The PSU-AAUP Negotiating Team has been hard at work in recent months.
If you are interested in getting active on the important issues we are bargaining, please get in touch with our Membership Action coordinator, Nick Sevigney. If you have questions or concerns about bargaining, our next meeting for union members will be March 31 at 3:45pm. We will send more information closer to that date.
We have met with the administration’s negotiating team five times since October, proposing improvements to nine articles. Until this past week, bargaining was completely one sided, as their negotiating team made no counter-proposals and offered little comment on our proposals. For the most recent session, they finally offered counter-proposals having to do with benefits and faculty rights. We have more information on that below.
We have made significant proposals regarding workload evaluation and equity. The most significant new proposal we have made is one that seeks to manage low-capped and low-enrolled courses. We have proposed a formula for how to compensate faculty for such courses that avoids the current shell game the administration plays around teaching, enrollments, and course cancellations. Numerous members shared stories of unfair and educationally harmful decisions that have been made around low-capped and low-enrolled courses, and we consider it a priority to address these concerns. And we proposed a simple formula that would calculate the total credit hours generated and thus allow us to continue teaching some low-enrolled courses when we also teach courses with larger caps. Additionally, we have asked that anyone advising more than 30 students receive actual compensation rather than the vague offer of service or scholarship reductions.
Promotion, Tenure, and Evaluation
We have proposed clarifications to the rules around negotiating time to promotion and stopping the tenure clock.
We have reiterated our position that retrenchment is a process and not a single decision, and our proposals regarding retrenchment assert that all conversations around retrenchment, including conversations about program curtailments, must be transparent. Claims that curtailing specific programs will result in financial benefit to the university must be demonstrated with specific, verifiable evidence. We have proposed additional severance pay and access to professional development funds for retrenched faculty, and our proposal includes a requirement that affected faculty must be offered other teaching assignments if possible before retrenchment.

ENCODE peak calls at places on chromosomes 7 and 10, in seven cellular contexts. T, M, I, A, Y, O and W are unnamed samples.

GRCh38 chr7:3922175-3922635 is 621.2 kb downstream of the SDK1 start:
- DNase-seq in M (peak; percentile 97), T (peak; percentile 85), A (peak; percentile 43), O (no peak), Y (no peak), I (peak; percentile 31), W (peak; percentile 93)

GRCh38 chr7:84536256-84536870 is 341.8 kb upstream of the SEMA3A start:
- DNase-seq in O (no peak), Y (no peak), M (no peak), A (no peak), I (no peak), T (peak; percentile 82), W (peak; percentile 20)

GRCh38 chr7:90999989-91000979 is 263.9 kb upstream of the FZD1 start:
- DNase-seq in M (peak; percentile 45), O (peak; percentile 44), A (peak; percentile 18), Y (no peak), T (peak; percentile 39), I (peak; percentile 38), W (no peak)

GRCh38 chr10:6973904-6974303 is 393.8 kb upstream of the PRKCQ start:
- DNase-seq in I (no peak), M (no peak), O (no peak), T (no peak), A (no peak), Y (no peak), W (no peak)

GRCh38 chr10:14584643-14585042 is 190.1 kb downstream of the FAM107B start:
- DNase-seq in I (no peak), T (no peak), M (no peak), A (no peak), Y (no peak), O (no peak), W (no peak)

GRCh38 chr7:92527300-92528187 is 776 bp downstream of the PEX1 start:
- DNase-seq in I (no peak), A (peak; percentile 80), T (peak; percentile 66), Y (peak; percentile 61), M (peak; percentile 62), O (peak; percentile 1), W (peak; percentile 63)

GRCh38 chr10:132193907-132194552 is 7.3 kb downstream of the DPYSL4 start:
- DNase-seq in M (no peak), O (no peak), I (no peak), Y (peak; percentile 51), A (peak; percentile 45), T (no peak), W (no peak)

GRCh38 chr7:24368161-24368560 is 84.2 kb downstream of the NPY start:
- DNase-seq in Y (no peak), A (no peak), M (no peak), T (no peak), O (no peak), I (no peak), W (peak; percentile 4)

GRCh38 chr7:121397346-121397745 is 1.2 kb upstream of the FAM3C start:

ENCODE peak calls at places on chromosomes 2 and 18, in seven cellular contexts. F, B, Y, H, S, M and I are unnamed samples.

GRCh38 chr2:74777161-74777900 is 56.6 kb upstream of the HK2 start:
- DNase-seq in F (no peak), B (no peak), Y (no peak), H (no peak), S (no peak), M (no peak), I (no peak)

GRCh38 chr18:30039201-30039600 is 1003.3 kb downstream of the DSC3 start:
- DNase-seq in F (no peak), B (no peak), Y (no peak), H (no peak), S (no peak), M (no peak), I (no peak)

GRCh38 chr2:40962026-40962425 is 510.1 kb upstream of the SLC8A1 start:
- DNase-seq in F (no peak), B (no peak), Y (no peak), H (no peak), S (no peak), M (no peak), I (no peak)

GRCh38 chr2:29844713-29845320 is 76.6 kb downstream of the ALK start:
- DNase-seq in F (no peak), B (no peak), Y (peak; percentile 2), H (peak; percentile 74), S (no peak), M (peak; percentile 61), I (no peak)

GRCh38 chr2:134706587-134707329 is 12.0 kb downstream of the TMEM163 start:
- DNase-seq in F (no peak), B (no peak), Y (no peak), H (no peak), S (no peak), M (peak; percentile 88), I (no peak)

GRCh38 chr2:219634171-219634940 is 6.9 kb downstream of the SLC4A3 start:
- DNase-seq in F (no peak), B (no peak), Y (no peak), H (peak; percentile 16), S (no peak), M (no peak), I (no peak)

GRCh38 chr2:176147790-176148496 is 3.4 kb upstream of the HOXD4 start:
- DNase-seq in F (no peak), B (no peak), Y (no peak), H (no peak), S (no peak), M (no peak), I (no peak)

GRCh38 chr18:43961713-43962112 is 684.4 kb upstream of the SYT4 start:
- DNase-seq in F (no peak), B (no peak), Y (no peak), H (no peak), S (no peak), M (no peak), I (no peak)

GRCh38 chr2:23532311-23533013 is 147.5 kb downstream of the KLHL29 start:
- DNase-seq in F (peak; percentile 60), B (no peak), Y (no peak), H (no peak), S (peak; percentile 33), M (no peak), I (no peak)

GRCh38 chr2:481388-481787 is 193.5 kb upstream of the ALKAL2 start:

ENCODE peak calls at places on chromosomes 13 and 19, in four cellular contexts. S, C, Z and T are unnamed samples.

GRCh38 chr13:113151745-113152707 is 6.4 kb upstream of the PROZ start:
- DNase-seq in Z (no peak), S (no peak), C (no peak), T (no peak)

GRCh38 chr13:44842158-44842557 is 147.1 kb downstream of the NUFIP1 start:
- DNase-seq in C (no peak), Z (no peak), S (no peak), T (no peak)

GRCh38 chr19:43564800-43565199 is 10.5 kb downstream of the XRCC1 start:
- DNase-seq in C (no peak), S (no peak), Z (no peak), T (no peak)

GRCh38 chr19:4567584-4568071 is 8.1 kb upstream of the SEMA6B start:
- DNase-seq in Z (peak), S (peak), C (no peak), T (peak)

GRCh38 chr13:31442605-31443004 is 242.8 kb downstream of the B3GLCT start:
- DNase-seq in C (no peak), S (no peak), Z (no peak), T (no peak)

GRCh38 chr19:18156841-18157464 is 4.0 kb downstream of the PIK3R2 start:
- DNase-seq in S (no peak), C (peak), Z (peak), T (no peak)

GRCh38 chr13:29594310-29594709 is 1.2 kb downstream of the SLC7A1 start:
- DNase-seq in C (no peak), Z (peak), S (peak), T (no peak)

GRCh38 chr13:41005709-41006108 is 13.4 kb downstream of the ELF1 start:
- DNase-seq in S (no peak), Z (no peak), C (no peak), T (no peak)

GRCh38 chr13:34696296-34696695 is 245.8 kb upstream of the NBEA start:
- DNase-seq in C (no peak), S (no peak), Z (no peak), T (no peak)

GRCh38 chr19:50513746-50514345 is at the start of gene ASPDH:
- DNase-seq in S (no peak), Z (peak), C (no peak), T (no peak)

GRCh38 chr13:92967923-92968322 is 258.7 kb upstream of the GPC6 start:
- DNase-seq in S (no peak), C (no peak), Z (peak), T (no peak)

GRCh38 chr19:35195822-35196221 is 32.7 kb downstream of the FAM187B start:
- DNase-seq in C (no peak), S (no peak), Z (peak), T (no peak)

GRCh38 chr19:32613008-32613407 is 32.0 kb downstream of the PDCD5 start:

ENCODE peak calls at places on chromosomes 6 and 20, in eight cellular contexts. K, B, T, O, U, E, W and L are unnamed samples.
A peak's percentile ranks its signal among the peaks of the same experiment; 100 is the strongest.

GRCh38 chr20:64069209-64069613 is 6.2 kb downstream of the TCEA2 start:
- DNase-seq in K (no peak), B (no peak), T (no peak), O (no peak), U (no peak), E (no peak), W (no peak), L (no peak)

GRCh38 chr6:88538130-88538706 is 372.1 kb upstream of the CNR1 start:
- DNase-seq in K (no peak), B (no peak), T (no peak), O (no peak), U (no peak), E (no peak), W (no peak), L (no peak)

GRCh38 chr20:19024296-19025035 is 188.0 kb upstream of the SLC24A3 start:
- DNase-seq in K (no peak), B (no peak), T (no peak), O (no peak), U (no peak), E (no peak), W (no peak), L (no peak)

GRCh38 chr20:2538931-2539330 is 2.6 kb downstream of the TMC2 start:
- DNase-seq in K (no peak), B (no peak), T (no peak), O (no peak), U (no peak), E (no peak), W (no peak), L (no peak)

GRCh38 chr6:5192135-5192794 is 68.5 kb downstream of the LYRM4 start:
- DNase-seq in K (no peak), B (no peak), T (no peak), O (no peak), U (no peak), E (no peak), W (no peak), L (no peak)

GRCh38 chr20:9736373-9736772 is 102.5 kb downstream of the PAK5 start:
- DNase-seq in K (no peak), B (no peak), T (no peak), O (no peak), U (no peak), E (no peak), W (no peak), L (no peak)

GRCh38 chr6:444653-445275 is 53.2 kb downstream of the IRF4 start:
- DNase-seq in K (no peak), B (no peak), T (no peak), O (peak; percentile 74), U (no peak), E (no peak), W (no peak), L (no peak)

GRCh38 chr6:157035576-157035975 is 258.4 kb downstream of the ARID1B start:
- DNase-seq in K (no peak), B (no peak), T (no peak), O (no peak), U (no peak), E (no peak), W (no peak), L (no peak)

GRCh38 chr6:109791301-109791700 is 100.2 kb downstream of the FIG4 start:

Safety and Health
We have proposed language that is more appropriate for the era of COVID than the language in our previous CBA was. We assert that a Bargaining Unit Member must be able to decide whether to perform the responsibilities of their position in an alternative format if they perceive an unnecessary health risk associated with performing duties in the normal manner.
Sabbaticals and Leave
We have proposed that the university must make provisions in the annual budget to ensure adequate funding for sabbatical leaves.
PSU/USNH Administration Proposals/Counter-proposals
As noted above, the administration has offered very few proposals or counter-proposals so far, and have done so only in the last week. Their current proposals/counter-proposals were sent one day before the most recent negotiating session so our negotiating team had little time to review them before we met at the table.
The administration has proposed deep cuts to healthcare and retirement benefits. These cuts are all in line with the health and retirement benefit cuts recently imposed on staff throughout USNH: the deductibles and copays would be doubled, retirement contributions by the university would be reduced by 20%. The only employees in USNH who currently have not had their benefits cut are the unionized faculty at PSU, KSC, and UNH. We expect this to be a challenging and difficult fight, as USNH is absolutely determined to cut benefits.
The administration has made a proposal regarding faculty rights that is perplexing and, frankly, offensive. We had proposed that faculty be provided access to storage facilities for breast milk and that each building with classroom space will also include a baby changing station and lactation space (accommodations that would also benefit staff and students with young children). The administration entirely rejected this proposal on the basis that employees already are provided with office space and that should be satisfactory for anyone who is pregnant or has young children.
While we wait for the administration to fully engage in the bargaining process by responding to our earlier proposals, our bargaining caucus continues to seek input on the current contract and to develop new proposals. Additionally, faculty union leaders across the USNH institutions meet regularly to discuss developments in contract negotiations. Despite the very difficult bargaining environment, we remain confident that we can negotiate a contract that improves transparency and equity at PSU, while protecting the gains we won in our first contract.
Our next bargaining session is March 24.